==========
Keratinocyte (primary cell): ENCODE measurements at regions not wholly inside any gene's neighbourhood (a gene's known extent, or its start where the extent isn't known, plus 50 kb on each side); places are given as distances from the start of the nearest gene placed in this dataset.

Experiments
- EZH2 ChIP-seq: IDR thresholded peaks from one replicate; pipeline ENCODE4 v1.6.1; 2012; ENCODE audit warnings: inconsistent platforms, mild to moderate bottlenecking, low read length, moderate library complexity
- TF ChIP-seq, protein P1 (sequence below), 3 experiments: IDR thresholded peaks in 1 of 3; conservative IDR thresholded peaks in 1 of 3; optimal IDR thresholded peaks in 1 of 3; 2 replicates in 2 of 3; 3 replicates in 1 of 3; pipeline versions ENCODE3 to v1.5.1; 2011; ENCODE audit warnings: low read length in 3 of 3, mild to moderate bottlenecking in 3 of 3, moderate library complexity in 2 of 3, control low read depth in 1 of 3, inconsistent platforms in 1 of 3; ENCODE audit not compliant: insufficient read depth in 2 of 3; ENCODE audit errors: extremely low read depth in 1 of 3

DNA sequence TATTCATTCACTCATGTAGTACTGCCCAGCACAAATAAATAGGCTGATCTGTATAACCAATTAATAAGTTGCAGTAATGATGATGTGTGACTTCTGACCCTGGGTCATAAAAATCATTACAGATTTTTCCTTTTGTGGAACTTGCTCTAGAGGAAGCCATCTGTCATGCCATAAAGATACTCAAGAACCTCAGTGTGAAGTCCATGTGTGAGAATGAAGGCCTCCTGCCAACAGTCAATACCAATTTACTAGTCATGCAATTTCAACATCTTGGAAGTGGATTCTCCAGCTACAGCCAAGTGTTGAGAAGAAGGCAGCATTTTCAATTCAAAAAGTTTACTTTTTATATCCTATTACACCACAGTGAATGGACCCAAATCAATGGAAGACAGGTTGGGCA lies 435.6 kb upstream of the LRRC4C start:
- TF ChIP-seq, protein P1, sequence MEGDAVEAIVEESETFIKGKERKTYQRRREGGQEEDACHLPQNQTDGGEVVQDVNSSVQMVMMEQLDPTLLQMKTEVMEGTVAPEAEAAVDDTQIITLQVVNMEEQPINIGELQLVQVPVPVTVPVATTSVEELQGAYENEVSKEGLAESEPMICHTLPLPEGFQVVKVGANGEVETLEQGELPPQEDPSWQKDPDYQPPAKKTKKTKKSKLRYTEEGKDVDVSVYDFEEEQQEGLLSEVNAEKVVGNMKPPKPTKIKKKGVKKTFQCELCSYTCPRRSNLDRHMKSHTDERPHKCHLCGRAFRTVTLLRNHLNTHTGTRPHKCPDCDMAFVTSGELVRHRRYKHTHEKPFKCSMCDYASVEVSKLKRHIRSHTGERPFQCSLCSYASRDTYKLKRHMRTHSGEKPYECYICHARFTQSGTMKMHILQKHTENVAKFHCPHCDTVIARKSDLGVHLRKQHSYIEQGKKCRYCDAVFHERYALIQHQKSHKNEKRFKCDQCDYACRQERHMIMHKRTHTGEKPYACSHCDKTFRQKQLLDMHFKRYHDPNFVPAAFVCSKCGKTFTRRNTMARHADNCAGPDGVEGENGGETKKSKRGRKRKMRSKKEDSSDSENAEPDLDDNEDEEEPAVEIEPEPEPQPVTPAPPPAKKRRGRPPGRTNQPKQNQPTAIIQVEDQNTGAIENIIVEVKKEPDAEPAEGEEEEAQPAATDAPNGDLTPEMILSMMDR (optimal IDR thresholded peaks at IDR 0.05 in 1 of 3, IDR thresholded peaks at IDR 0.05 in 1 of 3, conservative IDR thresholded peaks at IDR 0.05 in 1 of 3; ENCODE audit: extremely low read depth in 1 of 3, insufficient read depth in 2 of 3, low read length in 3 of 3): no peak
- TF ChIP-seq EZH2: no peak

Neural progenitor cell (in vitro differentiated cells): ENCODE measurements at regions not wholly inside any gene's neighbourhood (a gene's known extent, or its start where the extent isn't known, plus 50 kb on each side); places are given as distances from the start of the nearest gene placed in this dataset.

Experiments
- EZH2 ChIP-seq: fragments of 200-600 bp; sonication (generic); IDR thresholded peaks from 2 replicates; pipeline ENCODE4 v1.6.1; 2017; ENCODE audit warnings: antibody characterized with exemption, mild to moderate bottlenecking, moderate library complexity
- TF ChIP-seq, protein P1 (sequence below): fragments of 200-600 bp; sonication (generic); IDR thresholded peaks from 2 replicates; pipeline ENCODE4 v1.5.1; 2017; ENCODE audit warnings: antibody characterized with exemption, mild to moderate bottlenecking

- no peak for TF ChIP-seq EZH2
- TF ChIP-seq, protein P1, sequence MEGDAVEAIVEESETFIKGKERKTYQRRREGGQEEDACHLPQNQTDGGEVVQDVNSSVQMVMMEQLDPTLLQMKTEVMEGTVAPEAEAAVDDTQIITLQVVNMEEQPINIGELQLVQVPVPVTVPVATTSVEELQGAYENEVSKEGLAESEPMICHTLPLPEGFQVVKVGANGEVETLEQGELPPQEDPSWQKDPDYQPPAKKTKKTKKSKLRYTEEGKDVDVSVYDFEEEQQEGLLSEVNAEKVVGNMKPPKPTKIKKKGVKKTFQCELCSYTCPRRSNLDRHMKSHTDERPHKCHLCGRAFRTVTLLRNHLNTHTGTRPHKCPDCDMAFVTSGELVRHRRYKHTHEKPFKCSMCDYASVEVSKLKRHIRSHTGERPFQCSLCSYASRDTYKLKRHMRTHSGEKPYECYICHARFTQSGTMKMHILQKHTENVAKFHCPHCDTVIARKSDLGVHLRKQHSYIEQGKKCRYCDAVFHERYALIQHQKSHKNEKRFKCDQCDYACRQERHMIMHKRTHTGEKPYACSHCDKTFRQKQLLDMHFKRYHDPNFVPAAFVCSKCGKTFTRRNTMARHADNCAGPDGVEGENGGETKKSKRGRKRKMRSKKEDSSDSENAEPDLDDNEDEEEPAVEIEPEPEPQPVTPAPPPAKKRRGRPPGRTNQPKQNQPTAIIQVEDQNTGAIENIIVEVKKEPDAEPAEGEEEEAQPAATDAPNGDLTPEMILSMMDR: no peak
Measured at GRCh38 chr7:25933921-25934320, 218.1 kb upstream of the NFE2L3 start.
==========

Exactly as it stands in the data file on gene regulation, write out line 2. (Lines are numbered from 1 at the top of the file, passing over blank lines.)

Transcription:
Experiments